We all have bacteria in our digestive tracts. However, these bacteria should be harmless and do not cause any disruption when they are well-managed by our digestive organs. Otherwise, abnormal presence of bacteria may occur, and this infestation is responsible for some symptoms of intestinal bacterial infection, such as vomiting, diarrhea, constipation, and in more severe cases, malnutrition or bleeding.
What causes an infection in the intestines?
The digestive tract or the gastrointestinal tract is filled with muscle that passes foods through the small intestines to the colon. If you are healthy and there is no health disruption present, these muscular activities along the digestive tracts will sweep the foods from the stomach into the colon properly, in that all the bacteria present are also sweep through to its final site, the colon. Some conditions, though, may be responsible for improper or insufficient muscular activities that result in the inability of these muscles to sweep the foods and bacteria to the colon. Instead, there is some bacteria leftover in the small intestines. The presence of these bacteria increases your risk of having intestinal bacterial infection.
There are some conditions which contribute to abnormal muscular activity in your digestive tracts, such as:
- Diseases that damage either the nerves or muscular system. Diabetes mellitus and scleroderma are the most-frequently blamed ones. While the former is responsible for nerve system damage, which disrupts the control of the intestinal muscles, the latter affects the intestinal muscle directly, inhibiting it from working properly.
- Physical obstructions in the gut, which is resulted from surgeries or diseases, such as Crohn’s disease. These obstructions cause bacteria build up in the small intestine, causing bloating and excessive gas, which are the initial symptoms of intestinal infection.
- Diverticulitis, or the formation of small sacs in the intestine walls also inhibit bacterial transfer to the colon and thus, trigger the presence of bacterial sacs in the intestine walls. These sacs are the result of continuous low fiber diet.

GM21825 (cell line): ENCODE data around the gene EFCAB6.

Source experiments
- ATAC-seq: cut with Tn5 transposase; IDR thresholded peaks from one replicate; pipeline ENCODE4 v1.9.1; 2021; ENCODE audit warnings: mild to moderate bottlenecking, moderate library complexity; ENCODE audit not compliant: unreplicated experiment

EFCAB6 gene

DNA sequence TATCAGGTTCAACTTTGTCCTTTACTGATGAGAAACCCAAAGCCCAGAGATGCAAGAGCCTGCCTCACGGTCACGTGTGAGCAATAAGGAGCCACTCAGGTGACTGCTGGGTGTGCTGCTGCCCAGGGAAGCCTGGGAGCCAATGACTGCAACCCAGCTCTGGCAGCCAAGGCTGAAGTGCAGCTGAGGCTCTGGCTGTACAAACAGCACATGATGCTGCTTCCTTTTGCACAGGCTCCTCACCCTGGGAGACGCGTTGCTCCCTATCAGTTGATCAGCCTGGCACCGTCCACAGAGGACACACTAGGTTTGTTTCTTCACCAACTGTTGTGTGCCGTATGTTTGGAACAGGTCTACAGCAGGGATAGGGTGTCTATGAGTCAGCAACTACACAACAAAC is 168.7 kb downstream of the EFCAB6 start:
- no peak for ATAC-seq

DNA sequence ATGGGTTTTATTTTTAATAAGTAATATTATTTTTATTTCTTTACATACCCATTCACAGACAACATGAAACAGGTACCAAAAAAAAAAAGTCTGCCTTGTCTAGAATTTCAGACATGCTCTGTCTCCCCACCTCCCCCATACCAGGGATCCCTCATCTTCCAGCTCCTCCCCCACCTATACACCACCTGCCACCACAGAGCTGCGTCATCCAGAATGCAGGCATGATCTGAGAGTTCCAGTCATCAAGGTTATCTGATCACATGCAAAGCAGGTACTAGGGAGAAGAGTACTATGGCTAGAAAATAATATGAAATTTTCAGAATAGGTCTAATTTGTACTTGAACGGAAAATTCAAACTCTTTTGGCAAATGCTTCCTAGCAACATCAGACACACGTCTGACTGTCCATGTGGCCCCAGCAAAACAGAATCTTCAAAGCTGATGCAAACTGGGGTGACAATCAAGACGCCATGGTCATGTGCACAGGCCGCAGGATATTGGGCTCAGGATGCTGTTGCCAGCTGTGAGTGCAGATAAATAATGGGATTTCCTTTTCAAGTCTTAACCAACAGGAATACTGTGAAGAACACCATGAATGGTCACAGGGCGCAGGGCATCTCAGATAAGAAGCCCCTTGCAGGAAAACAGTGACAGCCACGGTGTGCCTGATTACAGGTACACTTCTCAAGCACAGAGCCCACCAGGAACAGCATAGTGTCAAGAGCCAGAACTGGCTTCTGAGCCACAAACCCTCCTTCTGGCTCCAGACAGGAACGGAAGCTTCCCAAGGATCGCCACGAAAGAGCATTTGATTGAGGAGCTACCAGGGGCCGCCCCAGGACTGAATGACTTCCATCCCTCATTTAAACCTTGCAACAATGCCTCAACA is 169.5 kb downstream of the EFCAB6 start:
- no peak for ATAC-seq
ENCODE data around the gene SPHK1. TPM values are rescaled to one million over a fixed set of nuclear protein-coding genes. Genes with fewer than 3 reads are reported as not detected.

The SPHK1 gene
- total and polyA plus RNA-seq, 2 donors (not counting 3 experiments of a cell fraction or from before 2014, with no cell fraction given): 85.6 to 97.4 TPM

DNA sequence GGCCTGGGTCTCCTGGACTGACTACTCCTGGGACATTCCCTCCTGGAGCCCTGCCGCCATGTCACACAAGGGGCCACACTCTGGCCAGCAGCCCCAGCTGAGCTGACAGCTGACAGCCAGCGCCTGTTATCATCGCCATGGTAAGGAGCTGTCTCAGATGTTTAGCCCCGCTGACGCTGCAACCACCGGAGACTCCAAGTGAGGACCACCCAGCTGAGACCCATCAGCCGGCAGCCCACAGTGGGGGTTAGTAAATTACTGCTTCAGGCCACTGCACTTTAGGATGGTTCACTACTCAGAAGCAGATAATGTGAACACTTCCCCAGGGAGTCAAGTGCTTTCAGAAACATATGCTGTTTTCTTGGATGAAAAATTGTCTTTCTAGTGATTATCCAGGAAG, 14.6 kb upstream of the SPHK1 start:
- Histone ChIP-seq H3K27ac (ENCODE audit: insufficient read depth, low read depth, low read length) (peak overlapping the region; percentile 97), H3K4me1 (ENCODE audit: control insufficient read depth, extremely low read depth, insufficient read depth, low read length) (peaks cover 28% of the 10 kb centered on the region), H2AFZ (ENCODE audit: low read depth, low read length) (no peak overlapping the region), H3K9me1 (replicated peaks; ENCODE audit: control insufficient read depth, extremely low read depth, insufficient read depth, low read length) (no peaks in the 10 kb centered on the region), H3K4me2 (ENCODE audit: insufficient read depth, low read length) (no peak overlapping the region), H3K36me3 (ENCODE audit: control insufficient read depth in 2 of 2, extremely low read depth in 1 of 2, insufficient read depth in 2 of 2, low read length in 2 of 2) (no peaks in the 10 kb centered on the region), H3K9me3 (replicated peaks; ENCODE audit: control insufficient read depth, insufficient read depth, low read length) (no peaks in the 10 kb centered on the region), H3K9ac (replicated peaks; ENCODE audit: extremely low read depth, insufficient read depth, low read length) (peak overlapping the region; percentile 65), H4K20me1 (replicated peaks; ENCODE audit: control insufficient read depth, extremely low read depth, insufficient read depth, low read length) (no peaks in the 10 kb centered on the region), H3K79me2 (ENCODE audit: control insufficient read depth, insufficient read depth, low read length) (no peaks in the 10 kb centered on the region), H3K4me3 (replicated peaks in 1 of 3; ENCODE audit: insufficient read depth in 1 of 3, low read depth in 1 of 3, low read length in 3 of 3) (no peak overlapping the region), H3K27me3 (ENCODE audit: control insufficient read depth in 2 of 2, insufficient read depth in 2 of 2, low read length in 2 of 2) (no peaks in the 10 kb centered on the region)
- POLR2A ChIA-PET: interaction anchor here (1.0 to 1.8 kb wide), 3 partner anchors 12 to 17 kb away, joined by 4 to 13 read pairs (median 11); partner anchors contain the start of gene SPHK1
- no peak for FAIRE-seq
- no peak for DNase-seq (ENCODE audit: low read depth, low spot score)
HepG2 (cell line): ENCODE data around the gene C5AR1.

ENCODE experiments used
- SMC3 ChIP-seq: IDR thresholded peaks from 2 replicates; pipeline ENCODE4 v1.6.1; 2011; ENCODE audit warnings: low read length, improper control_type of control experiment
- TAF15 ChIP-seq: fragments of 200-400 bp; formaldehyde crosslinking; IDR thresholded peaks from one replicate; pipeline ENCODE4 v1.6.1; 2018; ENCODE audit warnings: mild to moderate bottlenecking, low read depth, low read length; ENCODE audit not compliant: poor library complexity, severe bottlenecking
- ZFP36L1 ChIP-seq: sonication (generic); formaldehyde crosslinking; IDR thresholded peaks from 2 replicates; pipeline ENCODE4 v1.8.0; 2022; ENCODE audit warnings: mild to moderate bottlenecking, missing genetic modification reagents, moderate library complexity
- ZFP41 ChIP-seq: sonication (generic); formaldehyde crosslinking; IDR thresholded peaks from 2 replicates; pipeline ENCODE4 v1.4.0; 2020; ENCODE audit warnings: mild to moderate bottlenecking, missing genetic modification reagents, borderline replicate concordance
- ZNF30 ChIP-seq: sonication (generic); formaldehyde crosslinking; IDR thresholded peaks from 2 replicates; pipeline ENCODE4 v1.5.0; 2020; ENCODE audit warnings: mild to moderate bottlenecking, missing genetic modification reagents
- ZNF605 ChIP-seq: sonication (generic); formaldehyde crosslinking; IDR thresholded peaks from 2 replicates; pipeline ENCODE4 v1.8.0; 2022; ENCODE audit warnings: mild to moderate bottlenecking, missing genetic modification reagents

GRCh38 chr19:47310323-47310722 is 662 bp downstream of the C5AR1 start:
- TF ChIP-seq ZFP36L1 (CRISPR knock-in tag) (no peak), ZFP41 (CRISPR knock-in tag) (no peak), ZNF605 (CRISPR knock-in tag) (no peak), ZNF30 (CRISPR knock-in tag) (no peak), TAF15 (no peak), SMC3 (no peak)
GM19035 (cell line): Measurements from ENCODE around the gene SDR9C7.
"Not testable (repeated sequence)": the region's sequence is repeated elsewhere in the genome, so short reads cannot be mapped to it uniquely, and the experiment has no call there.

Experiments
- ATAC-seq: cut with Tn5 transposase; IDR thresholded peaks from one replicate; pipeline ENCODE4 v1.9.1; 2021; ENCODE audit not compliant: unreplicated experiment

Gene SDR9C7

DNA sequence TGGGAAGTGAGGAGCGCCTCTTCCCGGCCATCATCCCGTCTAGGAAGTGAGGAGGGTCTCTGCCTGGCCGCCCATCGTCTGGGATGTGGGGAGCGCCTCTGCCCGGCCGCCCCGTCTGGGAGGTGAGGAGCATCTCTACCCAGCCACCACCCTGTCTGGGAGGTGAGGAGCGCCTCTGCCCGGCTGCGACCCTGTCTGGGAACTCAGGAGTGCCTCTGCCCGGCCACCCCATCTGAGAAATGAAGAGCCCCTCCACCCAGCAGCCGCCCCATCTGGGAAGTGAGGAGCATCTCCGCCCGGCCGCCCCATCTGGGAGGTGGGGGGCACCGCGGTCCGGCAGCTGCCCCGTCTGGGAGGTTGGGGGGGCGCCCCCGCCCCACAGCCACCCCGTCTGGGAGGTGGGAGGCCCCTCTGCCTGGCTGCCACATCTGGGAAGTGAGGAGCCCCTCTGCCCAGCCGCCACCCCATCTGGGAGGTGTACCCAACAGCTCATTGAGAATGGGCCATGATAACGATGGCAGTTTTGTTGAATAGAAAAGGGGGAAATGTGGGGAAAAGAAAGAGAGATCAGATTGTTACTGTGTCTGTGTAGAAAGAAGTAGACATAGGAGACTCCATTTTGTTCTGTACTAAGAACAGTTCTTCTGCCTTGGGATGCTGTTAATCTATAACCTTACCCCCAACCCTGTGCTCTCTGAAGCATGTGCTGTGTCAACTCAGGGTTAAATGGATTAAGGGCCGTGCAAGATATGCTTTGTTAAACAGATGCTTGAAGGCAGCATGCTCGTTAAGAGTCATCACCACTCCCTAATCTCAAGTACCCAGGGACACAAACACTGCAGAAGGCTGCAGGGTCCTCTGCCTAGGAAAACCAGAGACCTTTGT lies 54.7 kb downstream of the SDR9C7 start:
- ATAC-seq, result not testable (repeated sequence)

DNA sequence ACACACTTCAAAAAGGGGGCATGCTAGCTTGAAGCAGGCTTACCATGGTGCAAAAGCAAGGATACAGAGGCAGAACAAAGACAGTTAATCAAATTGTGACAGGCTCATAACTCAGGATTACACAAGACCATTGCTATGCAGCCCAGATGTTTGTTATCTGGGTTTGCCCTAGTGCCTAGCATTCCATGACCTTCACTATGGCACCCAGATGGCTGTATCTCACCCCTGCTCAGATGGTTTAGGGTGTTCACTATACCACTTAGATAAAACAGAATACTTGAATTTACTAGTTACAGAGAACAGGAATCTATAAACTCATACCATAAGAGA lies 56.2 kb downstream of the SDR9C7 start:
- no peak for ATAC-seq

- Certain medications, which trigger disruption to the normal gut flora. The most common kinds of these medications include antibiotics, acid-blocking drugs, and steroids.
- Your diet also plays an important role in the way your digestive tract works. If you are consuming diet high in sugar, refined carbohydrates, and alcohol in prolonged period, you are in higher risk of having bacteria overgrowth in your small intestine, which will result in intestinal infection.
- Contaminated foods can also cause intestinal infection. Foods, which are not properly handled or cooked, or water source that is contaminated by fertilizer may cause bacterial infestation. In the intestines, these bacteria produce toxins, which trigger food poisoning symptoms. While this kind of intestinal infection is not life-threatening in adults, it can be a major concern for young children. Food poisoning causes frequent vomiting and severe diarrhea and thus, may trigger dehydration in young children, which can be fatal.
Causes of intestinal infection in kids
While in adults above risk factors have a significant role in causing intestinal infection, gastrointestinal infection in kids is usually triggered by a quite distinguished risk factor. There are a couple of major factor causing intestinal infection in children, such as:
Intestinal infection in children, similarly to adults, is signed by diarrhea and stomach upset. The most common risk factor causing the problem is rotavirus infection. Like the other kind of intestinal infection, this viral infection symptoms are watery diarrhea and vomiting. Although virus-induced intestinal infection may cause mild infection in adults, it can be severe in kids under the age of two.
Young children is also susceptible to bacterial infection of the intestines, especially if these children have just started to eat solid foods. Foods which are carelessly prepared might contain Salmonella, which causes severe diarrhea, in that they inhibit proper food absorption in the small intestines. In addition to young children, house pets are also susceptible to this intestinal infection, which should be a concern, as the infection can be easily transmitted to humans. Although intestinal bacterial infection is common with children and can be harmful, initial treatments can prevent the symptoms from becoming more severe.
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